How to help the human body adapt to extreme temperatures

Behind the thick metal door, Jane Twomey, an energetic, bright-eyed sexologist, barely dares to move. Cables attached to electrodes, probes and other capsules run along his body. Every five minutes a scientist comes to refresh it by spraying water in eighteen different places with a cheap spray bottle. When she finally tries to open her book, the pages dance in the air, projected by the fan in front of her. In the thermal chamber of around twenty square metres, the temperature reaches 45°C. “I didn’t think it would be so restrictive, but whatever, I’m happy to be here. This type of investigation is extremely important for our future.”, the retired obstetrician slips into an experiment in the laboratory of Ollie Jay, in Sydney, Australia. His team is at the forefront of studying the effects of extreme heat on the human body.

Jane Twomey takes part in an experiment where she is exposed to three hours of intense heat at 45°C.  At the Heat and Health Research Incubator at the Faculty of Medicine at the University of Sydney (Australia), on 16 November 2022.
During the three-hour intense heat experience, Jane Twomey is cooled with only a fan, a spray of water every five minutes and the occasional glass of water.  In Sydney (Australia), on 16 November 2022.

In the years 2017-2021, the number of heat-related deaths increased by 68% worldwide compared to the period 2000-2004, especially in the two extremes of life, among those over 65 and those under 1 year. In France, the various heat waves in the summer of 2022 caused at least 2,800 deaths, making it the deadliest summer since the heat wave of 2003. Climate change has many “serious consequences” on “global health”warned on October 26 a hundred experts in a report published by the British journal The Lancet.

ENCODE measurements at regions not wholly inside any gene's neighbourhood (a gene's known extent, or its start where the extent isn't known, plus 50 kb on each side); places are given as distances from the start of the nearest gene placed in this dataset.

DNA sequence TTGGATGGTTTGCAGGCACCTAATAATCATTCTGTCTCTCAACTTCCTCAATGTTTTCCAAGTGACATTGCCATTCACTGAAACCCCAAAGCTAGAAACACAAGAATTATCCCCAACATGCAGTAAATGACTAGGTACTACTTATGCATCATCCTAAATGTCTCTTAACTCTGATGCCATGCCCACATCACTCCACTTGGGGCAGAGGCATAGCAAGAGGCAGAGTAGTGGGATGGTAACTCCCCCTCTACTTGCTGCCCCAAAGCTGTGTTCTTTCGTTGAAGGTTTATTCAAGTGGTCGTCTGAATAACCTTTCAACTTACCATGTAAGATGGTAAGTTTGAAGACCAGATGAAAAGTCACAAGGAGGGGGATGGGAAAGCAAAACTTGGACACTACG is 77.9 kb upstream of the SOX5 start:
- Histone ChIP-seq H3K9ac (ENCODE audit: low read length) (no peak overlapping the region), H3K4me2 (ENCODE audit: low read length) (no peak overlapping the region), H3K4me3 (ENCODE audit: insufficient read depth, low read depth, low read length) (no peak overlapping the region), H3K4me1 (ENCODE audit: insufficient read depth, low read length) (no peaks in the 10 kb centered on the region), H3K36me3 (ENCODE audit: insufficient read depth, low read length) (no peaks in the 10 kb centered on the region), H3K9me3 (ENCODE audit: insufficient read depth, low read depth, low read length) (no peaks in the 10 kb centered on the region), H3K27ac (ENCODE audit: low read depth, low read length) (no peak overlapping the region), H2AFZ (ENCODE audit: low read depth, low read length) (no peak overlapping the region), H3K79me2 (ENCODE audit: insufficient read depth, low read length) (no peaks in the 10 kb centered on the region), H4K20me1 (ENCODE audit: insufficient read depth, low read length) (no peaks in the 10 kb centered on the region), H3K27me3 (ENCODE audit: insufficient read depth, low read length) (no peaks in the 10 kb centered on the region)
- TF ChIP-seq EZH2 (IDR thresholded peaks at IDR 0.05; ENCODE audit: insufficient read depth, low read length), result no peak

But what are the exact consequences of heat stress on organisms on an individual and collective scale? What are the best protection strategies to deal with it? Can our bodies adapt to higher temperatures? These are some of the questions that researchers around the world are currently working on, including Ollie Jay, director of the Heat and Health Research Incubator at the University of Sydney Medical School.

Also read: Article reserved for our subscribers The many impacts of global warming on human health

“We urgently need science-based strategies to protect the most vulnerable”, explains the one who systematically advocates the cheapest solutions, accessible to everyone and low energy consumption, such as the electric fan. In the thermal chamber of his laboratory, specially built in 2021, he studies in particular the effect of high temperatures on the elderly, a public among the most vulnerable to increasing heat waves.

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